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Essential Fatty Acids: A Fish A Day

By Chris Terrell, CSCS, ND, Merchandising Manager

Essential fatty acids (EFAs) are certain types of fats that humans must obtain from their diets since the body cannot produce them. Two well-known EFAs are omega 3 and omega 6—named for the location of the last double bond in relation to the omega end of the fatty acid chain. Anthropological and epidemiological information suggests that humans evolved from a ratio of 1:1 omega 3 to omega 6 essential fatty acids. The western diet is usually 1:10 or 1:15 omega 3s to omega 6s. Increased levels of omega 6 are believed to be a contributing factor to cardiovascular disease, and inflammatory and autoimmune diseases. A study looking at consumption of fish indicated that deaths related to cardiovascular disease were 50% lower in women who ate fish five times a week and 20 percent lower in women who ate fish three times a month. Groups of individuals who are in fish eating communities also have been shown to have lower cardiovascular related deaths than other groups of people.

Omega 3 fatty acids are also known as alpha linolenic acid. Omega 3s, found primarily in animal products and supplements, are very important to the body and contain healthful eicosapenaenoic (EPA) and docosahexaenoic acids (DHA). It is believed that the higher EPA and DHA in fish are biologically more potent than omega 3 from plant sources (ALA). One of the most important features of omega 3 is its cardiovascular benefits including anti-inflammatory effects and anti-thrombotic and vasodilation properties. Omega 3s also lower low-density lipoproteins—bad cholesterol—in individuals with high lipid levels.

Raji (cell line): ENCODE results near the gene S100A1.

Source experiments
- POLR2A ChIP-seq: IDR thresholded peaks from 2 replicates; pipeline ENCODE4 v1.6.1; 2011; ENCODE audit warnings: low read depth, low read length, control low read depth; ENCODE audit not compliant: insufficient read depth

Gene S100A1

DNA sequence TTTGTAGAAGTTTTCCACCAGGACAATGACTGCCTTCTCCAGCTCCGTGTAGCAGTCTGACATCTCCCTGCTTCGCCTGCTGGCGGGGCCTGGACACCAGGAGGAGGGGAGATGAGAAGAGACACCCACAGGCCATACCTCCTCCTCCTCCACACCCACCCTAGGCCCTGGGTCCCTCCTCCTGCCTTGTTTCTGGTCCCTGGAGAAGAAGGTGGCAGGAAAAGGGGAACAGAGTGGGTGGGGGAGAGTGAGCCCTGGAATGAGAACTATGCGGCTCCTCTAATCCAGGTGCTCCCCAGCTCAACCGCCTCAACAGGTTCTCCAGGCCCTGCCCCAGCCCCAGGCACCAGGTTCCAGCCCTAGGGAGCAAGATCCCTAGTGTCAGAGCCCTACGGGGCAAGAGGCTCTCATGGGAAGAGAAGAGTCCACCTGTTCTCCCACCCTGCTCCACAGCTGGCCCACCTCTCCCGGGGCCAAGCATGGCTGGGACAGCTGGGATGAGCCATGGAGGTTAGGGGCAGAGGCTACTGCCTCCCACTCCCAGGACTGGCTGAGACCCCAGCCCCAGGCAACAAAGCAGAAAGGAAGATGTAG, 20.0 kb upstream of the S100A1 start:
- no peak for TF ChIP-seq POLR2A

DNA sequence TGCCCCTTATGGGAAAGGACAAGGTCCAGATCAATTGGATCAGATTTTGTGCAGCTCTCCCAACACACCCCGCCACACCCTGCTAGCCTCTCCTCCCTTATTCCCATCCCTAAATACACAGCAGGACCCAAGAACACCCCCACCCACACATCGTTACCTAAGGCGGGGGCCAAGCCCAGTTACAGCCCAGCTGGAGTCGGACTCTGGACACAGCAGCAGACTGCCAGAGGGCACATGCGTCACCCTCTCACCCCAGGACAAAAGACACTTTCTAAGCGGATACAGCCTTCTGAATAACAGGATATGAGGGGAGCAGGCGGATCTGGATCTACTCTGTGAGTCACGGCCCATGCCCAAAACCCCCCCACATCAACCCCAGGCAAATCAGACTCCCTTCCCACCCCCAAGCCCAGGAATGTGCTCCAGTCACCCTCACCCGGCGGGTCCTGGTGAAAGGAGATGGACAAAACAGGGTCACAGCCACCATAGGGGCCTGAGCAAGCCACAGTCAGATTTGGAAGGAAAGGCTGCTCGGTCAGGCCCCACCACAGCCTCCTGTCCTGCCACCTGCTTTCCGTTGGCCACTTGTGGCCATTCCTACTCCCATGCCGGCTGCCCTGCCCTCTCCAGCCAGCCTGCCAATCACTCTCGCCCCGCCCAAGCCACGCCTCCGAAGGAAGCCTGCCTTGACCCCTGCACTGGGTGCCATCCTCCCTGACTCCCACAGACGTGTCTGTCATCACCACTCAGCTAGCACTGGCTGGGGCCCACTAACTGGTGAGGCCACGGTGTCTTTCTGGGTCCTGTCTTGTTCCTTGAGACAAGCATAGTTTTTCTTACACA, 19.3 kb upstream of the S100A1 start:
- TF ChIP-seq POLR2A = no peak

Omega 3s may also be beneficial for many different neurological issues. The brain contains high amounts of polyunsaturated fatty acids. Children with Attention Deficit Hyperactive Disorder (ADHD) have been shown to have lower levels of DHA and EPA in their red blood cells and lower total omega 3 acids. DHA supplementation is believed to be beneficial for ADD and ADHD issues. EPA has been shown to be beneficial for neurological issues such as depression, dyspraxia, dyslexia, Alzheimer’s disease, and bipolar disorders.

There are a number of excellent omega 3 supplements. New Chapter’s Wholemega has shown to be beneficial for reducing markers of inflammation in the body and lowering total cholesterol, triglycerides, and low-density lipoproteins (bad cholesterol). Research shows that Wholemega increases levels of high-density lipoproteins (good cholesterol) in the body. Another excellent product is the Omega Surge line from Country Life. Omega surge uses a patented technology that changes the omega 3s into extremely small drops and then seals them into a gel form. This technology increases absorption up to 40 percent, compared to other omega 3 products, by increasing the surface area for digestive enzymes to utilize the omega 3s. Omega Surge is a chewable product that is sugar free and tastes great!

Before you start any supplement regimen please consult your health care provider.

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